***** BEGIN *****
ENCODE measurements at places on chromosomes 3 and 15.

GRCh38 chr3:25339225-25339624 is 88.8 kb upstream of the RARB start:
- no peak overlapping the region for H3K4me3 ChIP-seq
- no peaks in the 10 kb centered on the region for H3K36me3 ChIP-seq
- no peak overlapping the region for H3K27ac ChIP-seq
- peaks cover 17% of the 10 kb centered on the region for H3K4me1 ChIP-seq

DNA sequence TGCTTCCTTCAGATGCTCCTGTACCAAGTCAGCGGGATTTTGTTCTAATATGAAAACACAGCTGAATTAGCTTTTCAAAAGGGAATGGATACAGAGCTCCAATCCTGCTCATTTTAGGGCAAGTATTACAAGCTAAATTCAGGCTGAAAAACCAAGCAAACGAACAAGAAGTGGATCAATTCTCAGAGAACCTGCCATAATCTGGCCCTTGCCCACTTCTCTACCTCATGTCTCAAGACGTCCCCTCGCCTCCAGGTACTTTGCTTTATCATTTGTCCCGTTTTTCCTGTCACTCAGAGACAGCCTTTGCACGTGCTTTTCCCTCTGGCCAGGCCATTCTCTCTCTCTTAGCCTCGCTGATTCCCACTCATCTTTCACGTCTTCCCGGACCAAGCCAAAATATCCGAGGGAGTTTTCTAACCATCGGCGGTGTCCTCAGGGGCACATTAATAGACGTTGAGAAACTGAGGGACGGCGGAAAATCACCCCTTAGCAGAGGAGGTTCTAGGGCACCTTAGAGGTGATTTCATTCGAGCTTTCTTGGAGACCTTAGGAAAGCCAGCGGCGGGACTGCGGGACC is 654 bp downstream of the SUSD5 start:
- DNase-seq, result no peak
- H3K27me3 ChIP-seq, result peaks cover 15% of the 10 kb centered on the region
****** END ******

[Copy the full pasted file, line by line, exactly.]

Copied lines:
ENCODE measurements at places on chromosomes 3 and 15.

GRCh38 chr3:25339225-25339624 is 88.8 kb upstream of the RARB start:
- no peak overlapping the region for H3K4me3 ChIP-seq
- no peaks in the 10 kb centered on the region for H3K36me3 ChIP-seq
- no peak overlapping the region for H3K27ac ChIP-seq
- peaks cover 17% of the 10 kb centered on the region for H3K4me1 ChIP-seq

DNA sequence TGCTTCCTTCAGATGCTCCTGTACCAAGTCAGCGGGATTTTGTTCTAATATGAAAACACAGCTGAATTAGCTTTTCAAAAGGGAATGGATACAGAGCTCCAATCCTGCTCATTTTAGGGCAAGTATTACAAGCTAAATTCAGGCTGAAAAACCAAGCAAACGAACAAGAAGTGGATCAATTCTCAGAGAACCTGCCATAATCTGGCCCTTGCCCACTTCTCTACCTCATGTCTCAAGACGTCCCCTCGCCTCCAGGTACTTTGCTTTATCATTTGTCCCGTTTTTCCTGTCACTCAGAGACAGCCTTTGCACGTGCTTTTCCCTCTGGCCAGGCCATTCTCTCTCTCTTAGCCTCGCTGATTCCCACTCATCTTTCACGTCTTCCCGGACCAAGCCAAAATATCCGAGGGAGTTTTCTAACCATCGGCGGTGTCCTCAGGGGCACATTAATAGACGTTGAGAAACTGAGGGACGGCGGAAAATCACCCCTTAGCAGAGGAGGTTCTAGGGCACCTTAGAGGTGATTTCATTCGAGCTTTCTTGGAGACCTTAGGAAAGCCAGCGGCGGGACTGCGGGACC is 654 bp downstream of the SUSD5 start:
- DNase-seq, result no peak
- H3K27me3 ChIP-seq, result peaks cover 15% of the 10 kb centered on the region